Those With Chronic Health Conditions Feel Ignored By Wisconsin COVID-19 Vaccine Effort

In Setting Vaccine Order, State Has Not Prioritized Underlying Health Of Those Under Age 65

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A pharmacist in gray scrubs and a face shield looks closely at a vial as she draws up a vaccine
Pharmacist Nicole Hiltunen draws up a Moderna COVID-19 vaccine Wednesday, Feb. 3, 2021, at Touchmark in Appleton, Wis. Angela Major/WPR

Sherie Kristie has lost 30 percent of her lung capacity to pulmonary fibrosis, a progressive disease that permanently scars and damages the lungs. The 61-year-old engineer doesn’t have a job she can do from home, and she knows contracting COVID-19 could be deadly for her.

She’s spent the last year taking every precaution she can and “living in pretty depressing isolation,” she said. The promise of a COVID-19 vaccine is that, once she’s vaccinated, Kristie could again meet up with friends or see family in person. And it would lessen the low-grade worry she faces every time she has to go out for routine things like work or an errand.

But Kristie , who lives in Hudson, isn’t eligible for the vaccine in Wisconsin. And she doesn’t know when she will be.

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Beginning this week, Wisconsin has opened vaccine eligibility to a broad group of essential workers that includes all of the state’s educators — teachers, teacher aides and child care professionals — as well as bus drivers, grocery workers and others. The state has completed vaccinations of most frontline health care workers, and more than half of the state’s seniors have received at least one dose of vaccine. But Wisconsinites with chronic health conditions are not prioritized — despite the fact that, like Kristie, some of them are at especially high risk of serious health complications or death if they were to get sick.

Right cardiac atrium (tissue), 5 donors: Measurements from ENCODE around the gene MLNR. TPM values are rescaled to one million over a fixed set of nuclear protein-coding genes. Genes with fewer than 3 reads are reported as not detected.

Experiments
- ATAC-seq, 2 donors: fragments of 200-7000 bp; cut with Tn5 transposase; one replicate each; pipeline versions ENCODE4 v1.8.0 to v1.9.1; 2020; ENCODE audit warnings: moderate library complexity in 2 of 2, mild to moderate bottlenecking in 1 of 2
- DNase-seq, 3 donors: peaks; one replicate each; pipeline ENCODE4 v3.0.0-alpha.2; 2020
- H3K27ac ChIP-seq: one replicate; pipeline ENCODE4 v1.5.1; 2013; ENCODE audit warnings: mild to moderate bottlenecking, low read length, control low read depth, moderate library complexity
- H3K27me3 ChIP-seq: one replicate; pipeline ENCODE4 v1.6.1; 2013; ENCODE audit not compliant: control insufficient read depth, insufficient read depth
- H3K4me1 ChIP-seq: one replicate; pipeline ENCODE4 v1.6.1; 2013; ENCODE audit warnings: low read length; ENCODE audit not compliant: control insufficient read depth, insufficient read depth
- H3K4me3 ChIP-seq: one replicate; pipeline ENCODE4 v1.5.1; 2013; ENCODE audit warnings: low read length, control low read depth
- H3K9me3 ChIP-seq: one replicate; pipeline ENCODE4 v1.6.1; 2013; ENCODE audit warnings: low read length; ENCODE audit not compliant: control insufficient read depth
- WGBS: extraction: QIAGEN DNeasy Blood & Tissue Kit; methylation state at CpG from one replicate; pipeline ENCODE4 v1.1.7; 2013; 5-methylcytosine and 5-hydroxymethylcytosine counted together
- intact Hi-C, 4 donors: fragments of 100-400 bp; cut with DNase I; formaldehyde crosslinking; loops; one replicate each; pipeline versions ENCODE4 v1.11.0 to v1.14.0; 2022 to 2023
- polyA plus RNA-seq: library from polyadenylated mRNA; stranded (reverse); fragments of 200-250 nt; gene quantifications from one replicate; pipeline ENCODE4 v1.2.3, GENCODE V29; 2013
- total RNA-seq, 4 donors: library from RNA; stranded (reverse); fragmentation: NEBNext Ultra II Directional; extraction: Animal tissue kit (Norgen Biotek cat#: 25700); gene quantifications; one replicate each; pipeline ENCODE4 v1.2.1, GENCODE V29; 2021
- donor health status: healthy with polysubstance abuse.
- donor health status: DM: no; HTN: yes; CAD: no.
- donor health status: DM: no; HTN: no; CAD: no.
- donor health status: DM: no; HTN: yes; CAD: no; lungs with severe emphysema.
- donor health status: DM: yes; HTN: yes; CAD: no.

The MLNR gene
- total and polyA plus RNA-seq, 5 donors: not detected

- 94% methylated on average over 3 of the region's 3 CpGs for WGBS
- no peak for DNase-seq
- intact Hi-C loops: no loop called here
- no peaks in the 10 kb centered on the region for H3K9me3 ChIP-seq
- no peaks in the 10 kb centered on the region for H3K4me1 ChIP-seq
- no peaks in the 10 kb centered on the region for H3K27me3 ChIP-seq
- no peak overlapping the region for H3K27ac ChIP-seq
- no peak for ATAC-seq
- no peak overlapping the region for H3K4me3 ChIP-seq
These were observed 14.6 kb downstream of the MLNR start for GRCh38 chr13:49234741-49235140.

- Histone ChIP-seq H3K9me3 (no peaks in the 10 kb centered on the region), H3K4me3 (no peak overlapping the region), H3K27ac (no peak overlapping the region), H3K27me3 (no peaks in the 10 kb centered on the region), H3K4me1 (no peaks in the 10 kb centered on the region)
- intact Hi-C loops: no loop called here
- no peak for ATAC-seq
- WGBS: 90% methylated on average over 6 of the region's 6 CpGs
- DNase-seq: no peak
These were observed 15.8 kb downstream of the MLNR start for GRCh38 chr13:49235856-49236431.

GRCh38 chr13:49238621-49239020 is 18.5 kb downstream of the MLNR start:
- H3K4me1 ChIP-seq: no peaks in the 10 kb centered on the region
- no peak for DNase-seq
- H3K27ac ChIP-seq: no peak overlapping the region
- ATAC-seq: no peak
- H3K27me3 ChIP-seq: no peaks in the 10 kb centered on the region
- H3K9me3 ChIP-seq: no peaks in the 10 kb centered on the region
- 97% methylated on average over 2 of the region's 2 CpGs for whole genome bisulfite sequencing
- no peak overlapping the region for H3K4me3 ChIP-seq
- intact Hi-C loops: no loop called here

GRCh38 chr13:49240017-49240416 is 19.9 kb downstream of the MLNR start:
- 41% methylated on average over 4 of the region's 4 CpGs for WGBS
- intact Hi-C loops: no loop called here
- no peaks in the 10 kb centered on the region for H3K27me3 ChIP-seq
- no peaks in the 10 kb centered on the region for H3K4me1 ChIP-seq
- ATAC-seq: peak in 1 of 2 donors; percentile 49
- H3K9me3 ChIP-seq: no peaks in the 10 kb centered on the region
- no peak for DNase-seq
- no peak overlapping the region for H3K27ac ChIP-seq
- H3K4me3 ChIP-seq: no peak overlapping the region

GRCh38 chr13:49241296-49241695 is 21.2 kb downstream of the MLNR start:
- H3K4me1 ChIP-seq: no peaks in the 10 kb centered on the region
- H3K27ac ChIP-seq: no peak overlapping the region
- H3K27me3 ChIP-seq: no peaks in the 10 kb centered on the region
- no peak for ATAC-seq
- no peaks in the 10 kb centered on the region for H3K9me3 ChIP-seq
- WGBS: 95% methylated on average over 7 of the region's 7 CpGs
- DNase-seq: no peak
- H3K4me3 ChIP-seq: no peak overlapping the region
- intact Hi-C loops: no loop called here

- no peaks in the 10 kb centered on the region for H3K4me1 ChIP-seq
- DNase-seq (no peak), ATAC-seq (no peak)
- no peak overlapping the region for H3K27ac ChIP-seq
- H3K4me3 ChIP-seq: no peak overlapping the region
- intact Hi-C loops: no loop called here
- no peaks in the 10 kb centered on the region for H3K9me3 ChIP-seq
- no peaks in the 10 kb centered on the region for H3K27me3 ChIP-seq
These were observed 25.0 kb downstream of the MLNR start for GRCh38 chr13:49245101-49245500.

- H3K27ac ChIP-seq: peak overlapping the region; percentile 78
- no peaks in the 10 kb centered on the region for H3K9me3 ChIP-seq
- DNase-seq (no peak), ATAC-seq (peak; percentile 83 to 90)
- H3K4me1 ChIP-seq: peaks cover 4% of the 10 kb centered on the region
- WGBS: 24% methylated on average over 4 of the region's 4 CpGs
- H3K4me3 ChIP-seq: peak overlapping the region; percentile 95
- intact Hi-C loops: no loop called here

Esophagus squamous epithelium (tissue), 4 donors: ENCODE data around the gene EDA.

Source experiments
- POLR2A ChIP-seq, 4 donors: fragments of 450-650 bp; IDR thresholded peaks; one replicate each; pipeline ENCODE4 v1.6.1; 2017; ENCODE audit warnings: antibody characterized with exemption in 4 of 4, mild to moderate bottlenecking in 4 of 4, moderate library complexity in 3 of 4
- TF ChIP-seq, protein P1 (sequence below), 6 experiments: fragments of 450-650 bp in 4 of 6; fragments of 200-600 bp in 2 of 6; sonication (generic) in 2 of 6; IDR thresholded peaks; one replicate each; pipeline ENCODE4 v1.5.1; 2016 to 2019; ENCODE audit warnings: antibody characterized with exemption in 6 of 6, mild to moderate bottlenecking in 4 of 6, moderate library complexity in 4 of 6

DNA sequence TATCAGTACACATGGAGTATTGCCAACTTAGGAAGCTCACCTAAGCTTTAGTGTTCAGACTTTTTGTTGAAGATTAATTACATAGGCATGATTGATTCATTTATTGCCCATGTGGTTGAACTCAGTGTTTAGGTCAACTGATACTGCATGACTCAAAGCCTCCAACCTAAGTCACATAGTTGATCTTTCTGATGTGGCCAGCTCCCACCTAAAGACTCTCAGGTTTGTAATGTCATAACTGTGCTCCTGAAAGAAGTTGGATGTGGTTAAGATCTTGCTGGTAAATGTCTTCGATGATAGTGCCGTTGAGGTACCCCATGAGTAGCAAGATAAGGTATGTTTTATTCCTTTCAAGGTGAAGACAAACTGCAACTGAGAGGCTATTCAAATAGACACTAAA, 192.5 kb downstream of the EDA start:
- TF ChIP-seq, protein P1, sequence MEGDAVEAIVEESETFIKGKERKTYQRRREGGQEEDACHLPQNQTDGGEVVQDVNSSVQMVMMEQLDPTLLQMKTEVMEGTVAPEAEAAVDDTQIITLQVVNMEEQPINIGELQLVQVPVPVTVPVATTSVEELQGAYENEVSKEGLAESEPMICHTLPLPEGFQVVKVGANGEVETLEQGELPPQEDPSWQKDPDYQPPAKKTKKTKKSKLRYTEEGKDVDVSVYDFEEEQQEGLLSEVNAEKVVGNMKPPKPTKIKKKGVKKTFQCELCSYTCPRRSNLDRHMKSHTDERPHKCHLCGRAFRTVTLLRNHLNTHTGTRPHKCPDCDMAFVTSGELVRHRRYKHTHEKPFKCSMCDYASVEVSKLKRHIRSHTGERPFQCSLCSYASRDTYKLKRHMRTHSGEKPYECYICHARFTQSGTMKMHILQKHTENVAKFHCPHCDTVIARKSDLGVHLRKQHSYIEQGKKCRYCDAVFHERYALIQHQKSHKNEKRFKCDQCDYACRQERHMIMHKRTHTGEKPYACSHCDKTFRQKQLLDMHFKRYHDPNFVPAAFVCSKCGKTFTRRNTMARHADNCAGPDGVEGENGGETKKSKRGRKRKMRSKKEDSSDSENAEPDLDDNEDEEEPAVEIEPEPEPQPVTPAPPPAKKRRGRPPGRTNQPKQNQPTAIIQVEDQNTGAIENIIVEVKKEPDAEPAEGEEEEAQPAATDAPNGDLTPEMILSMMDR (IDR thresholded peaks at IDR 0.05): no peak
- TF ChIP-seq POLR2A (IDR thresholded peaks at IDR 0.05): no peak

“If I get this disease, my odds aren’t so good, compared to a regular person,” Kristie said. “In fact, I’m pretty sure that most people ages 65 and up have better odds than I do.”

In leaving those with chronic conditions until later, the state committee that set Wisconsin’s vaccine priority order departed from the guidance issued last year by the federal Centers for Disease Control and Prevention. That guidance said people age 16 to 64 with “underlying medical conditions which increase the risk of serious, life-threatening complications from COVID-19” should be prioritized at the same time as most essential workers and people 65 and older. (A spokesperson for the state Department of Health Services on Monday said the state moved those 65 and older forward in the priority list — from the CDC’s Phase 1c to Phase 1b — but did not deprioritize those with chronic conditions).

The fact that Wisconsin hasn’t made them a priority is a source of deep frustration and anger for people across the state whose conditions put them at serious risk of complications or death from COVID-19. Kristie was one of several people who used WPR’s WHYsconsin to ask why the state has left people like them out.

‘I’m So Angry’

Bruce Nerge, of Janesville, is 64; he misses the state’s 65-and-older cutoff by about eight months. He has Type 2 diabetes and a lung abnormality that has reduced his breathing capacity. He calls the state’s decision not to prioritize those with chronic conditions “morally reprehensible.”

“I’m so angry when I see people who are young and healthy” getting the vaccine, Nerge said. “And the people who would more than likely be in intensive care or die from this — the DHS has completely forgotten us. It’s appalling.”